Directed by Eduardo Vilaro
Off Off Broadway, Dance
Runs through 4.27.14
The Joyce Theater, 175 8th Avenue at 19th Street
by Jane Sato on 4.22.14
Ballet Hispanico in Eduardo Vilaro's Asuka.
BOTTOM LINE: An enjoyable dance show highlighting Latino culture and the company's talented dancers.
NYC-based dance company Ballet Hispanico's mission for the last 43 years has been to exemplify and celebrate Latino culture. What better way than starting with great music? Ranging from Catalonian folk music to Celia Cruz to club beats, the range of music gives this show some historical perspective. And for the first time that I can remember, there was music playing in the house before the show started.
All of the dances performed were made in the last four years with the exception of Nacho Duato’s stunning first work, Jardi Tancat, made in 1983. In this piece, the dancers portray farmers in an “enclosed garden” waiting for rain and planting seeds in Duato’s larger-than-life fashion. Catalonian folk songs by Maria del Mar Bonet set the stage for three couples to complete complicated and yearning duets. The partnering was extremely quick and technical and the dancers showed their anatomical organization and artistic prowess.
The second piece on the program, Annabelle Lopez Ochoa’s Sombrerisimo was made for 2013’s Fall for Dance Festival. This slinky and masculine dance for six men is meant to reflect the surreal paintings of Magritte. The men in button-ups and pinstripe pants exchange and toss bowler’s hats, but there is more to Magritte and the dance than this. The salsa moves paired with athletic handstands and leaps through the air made for a display of machismo balanced with a few moments of slapstick. The music by Banda Ionica allowed for a playful and quirky musicality.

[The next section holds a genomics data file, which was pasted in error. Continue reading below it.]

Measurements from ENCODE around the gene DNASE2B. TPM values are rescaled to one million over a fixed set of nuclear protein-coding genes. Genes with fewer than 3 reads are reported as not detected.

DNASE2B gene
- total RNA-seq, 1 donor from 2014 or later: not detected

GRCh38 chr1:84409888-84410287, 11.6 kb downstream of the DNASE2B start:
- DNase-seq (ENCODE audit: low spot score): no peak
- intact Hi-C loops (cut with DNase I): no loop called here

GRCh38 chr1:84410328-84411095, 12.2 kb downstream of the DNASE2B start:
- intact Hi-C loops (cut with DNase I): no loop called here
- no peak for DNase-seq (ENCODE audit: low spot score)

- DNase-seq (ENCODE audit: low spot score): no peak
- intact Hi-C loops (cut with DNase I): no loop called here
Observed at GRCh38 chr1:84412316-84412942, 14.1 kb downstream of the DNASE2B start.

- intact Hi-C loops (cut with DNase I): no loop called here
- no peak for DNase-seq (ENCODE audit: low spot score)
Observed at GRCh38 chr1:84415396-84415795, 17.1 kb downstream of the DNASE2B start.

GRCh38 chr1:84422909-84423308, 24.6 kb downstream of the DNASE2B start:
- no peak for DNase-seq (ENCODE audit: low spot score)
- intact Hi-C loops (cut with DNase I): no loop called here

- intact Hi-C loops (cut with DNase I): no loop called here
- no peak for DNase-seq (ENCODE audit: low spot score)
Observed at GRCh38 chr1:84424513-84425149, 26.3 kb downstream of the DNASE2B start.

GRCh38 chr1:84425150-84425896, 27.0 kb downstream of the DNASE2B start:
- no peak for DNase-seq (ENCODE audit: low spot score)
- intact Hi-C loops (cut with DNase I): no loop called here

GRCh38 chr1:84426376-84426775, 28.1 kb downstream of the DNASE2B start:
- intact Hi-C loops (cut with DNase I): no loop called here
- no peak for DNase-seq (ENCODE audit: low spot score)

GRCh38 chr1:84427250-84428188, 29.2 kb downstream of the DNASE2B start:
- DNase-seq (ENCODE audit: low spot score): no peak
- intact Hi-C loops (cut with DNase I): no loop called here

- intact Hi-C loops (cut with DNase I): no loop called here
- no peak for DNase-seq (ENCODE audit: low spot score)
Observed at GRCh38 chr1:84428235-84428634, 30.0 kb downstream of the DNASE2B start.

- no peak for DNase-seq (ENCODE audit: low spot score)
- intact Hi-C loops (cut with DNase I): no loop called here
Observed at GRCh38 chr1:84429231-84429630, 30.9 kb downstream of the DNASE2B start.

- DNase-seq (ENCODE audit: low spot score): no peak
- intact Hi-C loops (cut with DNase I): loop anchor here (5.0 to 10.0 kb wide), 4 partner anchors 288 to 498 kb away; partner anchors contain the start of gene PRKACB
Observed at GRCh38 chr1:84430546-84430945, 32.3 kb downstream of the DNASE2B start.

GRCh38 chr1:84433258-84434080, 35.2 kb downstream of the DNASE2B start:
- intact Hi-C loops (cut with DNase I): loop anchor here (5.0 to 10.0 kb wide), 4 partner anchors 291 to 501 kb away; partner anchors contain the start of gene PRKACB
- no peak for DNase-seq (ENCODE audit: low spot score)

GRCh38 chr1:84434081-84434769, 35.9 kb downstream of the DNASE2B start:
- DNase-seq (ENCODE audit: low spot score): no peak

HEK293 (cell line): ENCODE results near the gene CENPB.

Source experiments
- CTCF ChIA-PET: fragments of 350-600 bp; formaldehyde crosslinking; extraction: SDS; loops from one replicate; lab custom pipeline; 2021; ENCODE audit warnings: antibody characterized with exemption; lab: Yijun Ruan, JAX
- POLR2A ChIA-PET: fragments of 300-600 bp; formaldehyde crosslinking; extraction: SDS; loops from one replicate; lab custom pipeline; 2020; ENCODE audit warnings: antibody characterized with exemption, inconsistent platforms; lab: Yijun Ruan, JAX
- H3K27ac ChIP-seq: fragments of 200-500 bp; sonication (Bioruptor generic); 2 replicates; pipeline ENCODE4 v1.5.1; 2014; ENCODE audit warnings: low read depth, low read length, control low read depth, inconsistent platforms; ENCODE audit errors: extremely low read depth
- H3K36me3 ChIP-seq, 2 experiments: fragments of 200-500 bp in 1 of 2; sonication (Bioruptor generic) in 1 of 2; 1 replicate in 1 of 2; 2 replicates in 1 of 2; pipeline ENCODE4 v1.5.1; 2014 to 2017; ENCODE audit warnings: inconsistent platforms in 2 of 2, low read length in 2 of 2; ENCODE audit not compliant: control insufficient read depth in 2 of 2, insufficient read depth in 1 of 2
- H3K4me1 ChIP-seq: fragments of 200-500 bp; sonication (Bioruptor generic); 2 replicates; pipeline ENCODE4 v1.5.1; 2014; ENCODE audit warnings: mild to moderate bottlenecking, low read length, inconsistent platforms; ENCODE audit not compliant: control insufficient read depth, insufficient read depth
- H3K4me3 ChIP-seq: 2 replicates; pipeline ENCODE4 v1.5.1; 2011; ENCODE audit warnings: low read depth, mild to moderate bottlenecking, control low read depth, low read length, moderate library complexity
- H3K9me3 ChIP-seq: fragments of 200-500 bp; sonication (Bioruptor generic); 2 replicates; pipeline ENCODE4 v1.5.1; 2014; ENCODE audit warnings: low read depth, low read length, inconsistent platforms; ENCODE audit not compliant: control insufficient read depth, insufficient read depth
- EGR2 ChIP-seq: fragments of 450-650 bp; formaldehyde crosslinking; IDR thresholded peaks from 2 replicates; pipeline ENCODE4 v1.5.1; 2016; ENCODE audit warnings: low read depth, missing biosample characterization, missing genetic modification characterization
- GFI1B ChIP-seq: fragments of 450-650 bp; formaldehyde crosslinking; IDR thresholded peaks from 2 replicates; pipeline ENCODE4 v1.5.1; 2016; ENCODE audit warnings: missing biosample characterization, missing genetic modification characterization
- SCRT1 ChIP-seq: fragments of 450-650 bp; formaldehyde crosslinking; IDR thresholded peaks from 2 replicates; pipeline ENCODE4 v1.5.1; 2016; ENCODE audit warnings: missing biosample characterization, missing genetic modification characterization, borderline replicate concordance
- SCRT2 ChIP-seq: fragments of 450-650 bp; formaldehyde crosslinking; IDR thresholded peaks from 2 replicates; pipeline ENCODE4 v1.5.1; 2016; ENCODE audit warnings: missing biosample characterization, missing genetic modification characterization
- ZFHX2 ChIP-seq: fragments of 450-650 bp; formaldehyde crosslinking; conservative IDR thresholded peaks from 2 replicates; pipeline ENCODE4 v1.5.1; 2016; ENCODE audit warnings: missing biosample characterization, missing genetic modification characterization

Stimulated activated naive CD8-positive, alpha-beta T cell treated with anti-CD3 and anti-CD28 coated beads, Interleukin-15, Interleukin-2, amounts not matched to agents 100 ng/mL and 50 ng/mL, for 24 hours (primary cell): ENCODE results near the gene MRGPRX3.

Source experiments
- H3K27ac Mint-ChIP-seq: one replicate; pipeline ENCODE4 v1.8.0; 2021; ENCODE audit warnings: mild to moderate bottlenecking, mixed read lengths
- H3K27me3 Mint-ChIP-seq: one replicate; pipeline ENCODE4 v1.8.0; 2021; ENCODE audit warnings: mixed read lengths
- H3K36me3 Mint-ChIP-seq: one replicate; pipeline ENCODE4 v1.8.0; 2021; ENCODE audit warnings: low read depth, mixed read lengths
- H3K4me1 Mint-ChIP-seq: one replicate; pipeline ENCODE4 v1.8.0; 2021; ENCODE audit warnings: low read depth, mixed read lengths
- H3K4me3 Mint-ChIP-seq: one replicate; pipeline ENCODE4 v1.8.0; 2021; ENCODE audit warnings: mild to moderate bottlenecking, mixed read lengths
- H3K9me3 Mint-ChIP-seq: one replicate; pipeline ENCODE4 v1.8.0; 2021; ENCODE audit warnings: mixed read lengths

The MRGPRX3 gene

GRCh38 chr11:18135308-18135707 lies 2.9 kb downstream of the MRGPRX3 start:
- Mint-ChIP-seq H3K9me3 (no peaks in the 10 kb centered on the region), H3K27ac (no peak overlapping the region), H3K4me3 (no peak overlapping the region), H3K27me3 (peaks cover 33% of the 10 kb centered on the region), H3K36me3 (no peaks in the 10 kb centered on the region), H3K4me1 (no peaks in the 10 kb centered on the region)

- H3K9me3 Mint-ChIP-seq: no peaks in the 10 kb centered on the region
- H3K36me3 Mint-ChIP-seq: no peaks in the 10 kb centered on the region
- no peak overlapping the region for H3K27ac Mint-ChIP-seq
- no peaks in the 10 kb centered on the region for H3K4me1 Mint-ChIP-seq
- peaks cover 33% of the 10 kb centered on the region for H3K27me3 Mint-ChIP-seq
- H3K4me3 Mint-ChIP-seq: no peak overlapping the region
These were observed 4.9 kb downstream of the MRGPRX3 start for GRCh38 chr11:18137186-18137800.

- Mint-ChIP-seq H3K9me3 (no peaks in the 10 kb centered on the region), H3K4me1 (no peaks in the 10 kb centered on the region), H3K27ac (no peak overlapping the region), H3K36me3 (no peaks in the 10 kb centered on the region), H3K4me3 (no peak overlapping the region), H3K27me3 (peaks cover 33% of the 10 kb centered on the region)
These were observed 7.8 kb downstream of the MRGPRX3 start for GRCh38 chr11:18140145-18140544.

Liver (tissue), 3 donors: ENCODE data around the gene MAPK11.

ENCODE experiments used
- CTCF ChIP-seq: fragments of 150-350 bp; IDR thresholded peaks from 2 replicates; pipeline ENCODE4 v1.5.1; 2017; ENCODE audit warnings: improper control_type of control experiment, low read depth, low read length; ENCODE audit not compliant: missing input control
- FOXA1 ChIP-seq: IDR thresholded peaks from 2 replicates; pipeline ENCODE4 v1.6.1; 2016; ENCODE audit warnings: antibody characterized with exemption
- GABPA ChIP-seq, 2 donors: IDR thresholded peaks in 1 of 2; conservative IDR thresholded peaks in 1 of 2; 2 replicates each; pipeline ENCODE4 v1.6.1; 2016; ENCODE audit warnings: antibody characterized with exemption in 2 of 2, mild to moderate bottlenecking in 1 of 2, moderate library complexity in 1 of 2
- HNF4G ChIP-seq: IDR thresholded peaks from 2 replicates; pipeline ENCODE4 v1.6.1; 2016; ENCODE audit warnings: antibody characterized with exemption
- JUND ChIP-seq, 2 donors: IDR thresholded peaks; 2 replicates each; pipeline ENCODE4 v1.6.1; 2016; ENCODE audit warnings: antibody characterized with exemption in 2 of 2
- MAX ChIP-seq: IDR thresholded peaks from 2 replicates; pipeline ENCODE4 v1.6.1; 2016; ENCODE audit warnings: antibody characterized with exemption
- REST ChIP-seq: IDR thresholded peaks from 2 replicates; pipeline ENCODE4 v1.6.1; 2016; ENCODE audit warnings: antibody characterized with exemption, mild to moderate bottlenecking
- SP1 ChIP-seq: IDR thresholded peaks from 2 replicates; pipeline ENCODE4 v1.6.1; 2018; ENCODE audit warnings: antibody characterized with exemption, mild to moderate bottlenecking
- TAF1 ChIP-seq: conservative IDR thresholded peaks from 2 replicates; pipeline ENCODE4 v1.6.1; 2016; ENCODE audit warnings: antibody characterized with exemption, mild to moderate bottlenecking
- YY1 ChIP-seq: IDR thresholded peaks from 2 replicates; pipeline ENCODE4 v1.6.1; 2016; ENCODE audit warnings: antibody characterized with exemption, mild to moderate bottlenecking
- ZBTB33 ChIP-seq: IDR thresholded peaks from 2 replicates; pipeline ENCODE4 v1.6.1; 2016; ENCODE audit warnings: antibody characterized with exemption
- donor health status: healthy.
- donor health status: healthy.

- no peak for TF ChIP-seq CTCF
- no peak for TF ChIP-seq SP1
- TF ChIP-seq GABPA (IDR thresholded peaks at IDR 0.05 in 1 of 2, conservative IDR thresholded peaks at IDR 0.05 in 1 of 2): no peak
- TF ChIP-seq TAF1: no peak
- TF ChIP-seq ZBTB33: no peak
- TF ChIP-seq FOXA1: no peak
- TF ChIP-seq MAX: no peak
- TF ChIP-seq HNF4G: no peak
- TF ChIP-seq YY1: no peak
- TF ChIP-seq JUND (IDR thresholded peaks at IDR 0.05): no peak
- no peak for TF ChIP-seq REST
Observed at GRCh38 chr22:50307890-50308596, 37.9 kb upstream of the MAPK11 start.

The show ended with artistic director Eduardo Vilaro’s Asuka, his first full company piece for the company. This celebration of Celia Cruz’s music that traveled from Cruz’s music, to radio clips, to club music begins with an intense and captivating solo by Jessica Wyatt who portrays Celia Cruz. The rest of the group waits in a line, seemingly to get into a concert, while we catch the Cruz, the Queen of Salsa, in a personal moment. Then, the party starts. The women clad in flamboyant tutus and the men in fiery colors transformed the stage with their vibrant energy. A playful and youthful duet and another love crazed duet feature high legs and seamless partnering. The dancers get interrupted by an old radio clip that could have been informative to a not so knowing audience about Cuba. The sound of some of the radio clips were covered with white noise which may have been intentional, but the applause sounded like rain at one point, which was out of character in this polished performance. The last duet between Wyatt as Celia Cruz and Alexander Duval to Guantanamera took the show to it’s highest point yet. Wyatt lit up dancing with her partner as if possessed by love. The joy of live performance and seeing someone swept up in it is what it’s all about. Eduardo Vilaro, the director for the last five years is keeping it contemporary, fun and meaningful.
(Ballet Hispanico: 2014 Joyce Season plays at The Joyce Theater, 175 8th Avenue, through April 27, 2014. Performances are Tuesdays and Wednesdays at 7:30PM; Thursdays and Fridays at 8PM; Saturdays at 2PM and 8PM; and Sundays at 2PM and 7:30PM. Tickets start at $10 and are available at joyce.org or by calling 212.242.0800.)